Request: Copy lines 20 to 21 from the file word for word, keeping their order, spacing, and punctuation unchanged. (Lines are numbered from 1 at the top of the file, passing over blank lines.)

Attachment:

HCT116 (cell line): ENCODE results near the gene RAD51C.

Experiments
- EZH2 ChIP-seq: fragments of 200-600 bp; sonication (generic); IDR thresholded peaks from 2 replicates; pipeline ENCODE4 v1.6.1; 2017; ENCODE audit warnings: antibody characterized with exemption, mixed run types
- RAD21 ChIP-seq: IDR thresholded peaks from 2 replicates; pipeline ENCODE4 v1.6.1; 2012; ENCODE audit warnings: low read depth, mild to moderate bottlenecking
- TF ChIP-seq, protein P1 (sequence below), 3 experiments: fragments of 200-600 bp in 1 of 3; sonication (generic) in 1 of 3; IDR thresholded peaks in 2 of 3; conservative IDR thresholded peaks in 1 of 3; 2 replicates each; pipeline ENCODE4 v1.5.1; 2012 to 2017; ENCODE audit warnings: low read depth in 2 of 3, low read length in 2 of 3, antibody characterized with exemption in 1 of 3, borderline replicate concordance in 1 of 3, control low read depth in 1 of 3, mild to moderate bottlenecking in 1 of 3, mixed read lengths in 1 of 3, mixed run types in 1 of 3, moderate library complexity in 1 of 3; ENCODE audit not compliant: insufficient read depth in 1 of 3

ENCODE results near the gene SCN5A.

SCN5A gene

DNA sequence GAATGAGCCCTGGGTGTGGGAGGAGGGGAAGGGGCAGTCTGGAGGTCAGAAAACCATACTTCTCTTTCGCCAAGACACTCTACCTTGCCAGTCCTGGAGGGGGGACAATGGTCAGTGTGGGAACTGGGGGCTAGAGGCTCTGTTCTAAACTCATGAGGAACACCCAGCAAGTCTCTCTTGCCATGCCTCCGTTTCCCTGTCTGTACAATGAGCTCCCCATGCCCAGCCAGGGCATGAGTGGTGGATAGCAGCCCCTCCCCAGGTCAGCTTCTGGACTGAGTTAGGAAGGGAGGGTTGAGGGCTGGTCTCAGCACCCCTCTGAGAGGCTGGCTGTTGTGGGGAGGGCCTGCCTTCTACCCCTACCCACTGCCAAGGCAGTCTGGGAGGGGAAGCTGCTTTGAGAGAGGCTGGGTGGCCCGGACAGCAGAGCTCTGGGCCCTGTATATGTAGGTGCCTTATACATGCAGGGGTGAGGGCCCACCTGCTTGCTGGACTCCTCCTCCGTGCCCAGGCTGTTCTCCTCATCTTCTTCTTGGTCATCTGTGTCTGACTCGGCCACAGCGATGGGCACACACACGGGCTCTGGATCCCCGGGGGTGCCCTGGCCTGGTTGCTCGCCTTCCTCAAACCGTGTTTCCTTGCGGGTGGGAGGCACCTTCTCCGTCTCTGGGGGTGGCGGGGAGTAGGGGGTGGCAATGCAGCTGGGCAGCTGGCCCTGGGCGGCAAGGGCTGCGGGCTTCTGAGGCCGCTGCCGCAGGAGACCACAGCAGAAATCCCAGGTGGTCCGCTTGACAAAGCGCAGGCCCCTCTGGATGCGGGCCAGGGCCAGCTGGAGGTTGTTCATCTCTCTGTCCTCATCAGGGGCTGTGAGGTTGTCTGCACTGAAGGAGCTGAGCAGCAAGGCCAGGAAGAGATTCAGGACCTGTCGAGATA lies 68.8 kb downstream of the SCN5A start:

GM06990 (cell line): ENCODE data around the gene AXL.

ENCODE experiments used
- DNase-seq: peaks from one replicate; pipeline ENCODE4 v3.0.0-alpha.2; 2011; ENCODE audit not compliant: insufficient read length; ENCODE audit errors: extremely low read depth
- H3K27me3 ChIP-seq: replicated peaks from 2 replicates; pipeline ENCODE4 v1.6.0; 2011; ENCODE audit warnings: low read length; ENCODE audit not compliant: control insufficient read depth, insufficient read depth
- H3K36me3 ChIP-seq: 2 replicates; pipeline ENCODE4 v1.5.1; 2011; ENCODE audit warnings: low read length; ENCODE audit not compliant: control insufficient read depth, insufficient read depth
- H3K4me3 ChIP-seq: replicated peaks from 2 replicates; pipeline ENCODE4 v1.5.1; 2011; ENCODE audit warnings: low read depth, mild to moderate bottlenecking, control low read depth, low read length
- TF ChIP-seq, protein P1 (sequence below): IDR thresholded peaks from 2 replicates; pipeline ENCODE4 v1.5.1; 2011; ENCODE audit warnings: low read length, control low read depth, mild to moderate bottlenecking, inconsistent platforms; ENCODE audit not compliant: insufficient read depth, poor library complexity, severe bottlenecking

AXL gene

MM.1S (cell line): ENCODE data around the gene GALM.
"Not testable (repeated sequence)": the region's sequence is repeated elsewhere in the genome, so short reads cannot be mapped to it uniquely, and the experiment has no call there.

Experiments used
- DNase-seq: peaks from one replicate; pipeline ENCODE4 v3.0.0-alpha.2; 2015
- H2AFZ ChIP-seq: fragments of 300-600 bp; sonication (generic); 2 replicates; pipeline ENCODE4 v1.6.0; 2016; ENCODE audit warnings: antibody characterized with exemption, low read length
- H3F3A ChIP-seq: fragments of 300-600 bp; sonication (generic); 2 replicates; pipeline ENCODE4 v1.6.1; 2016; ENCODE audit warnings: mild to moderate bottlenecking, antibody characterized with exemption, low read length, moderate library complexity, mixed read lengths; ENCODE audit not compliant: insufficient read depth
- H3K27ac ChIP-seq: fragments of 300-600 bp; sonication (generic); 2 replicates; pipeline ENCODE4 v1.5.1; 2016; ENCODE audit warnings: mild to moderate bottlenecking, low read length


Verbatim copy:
- DNase-seq: peaks from one replicate; pipeline ENCODE4 v3.0.0-alpha.2; 2015
- H2AFZ ChIP-seq: fragments of 300-600 bp; sonication (generic); 2 replicates; pipeline ENCODE4 v1.6.0; 2016; ENCODE audit warnings: antibody characterized with exemption, low read length